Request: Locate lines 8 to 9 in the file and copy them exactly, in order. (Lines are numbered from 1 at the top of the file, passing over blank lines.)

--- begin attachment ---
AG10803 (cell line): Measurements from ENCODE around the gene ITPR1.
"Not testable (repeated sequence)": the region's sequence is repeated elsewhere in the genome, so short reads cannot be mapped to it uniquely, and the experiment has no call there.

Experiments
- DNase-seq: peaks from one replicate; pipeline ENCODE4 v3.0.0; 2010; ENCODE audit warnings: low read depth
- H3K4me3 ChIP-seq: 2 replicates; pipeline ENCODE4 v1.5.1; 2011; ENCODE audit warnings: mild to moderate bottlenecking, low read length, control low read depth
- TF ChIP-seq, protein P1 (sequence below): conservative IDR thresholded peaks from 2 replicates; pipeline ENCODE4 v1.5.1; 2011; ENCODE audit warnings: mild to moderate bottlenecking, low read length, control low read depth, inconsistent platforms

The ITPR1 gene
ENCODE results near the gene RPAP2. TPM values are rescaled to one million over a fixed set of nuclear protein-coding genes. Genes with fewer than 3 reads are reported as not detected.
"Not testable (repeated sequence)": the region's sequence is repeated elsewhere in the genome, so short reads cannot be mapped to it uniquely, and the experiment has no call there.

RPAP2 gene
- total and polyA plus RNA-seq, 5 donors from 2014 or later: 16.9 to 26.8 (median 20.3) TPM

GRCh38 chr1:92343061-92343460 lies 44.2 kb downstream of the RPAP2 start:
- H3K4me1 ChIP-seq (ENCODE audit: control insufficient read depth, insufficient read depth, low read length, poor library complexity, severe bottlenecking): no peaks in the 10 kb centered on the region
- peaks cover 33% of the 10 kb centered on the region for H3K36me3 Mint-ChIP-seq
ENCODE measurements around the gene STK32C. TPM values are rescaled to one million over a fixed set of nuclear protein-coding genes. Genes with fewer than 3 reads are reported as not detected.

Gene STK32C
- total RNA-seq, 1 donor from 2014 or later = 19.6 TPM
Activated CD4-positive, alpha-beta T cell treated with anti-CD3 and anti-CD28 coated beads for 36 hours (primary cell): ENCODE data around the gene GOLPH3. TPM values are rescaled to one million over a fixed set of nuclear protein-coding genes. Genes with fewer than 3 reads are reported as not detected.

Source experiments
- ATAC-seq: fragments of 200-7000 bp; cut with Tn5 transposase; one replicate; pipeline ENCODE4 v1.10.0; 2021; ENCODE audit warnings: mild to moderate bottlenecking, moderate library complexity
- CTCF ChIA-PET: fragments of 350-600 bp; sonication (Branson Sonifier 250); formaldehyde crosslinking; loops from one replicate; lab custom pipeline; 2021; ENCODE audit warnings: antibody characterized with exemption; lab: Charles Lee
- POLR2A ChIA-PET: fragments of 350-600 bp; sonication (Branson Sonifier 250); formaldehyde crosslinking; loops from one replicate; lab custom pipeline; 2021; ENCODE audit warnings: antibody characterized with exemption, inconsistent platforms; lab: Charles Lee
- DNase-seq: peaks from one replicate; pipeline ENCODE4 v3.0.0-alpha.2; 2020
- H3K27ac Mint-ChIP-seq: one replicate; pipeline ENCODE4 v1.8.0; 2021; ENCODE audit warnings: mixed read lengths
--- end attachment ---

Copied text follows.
ENCODE results near the gene RPAP2. TPM values are rescaled to one million over a fixed set of nuclear protein-coding genes. Genes with fewer than 3 reads are reported as not detected.
"Not testable (repeated sequence)": the region's sequence is repeated elsewhere in the genome, so short reads cannot be mapped to it uniquely, and the experiment has no call there.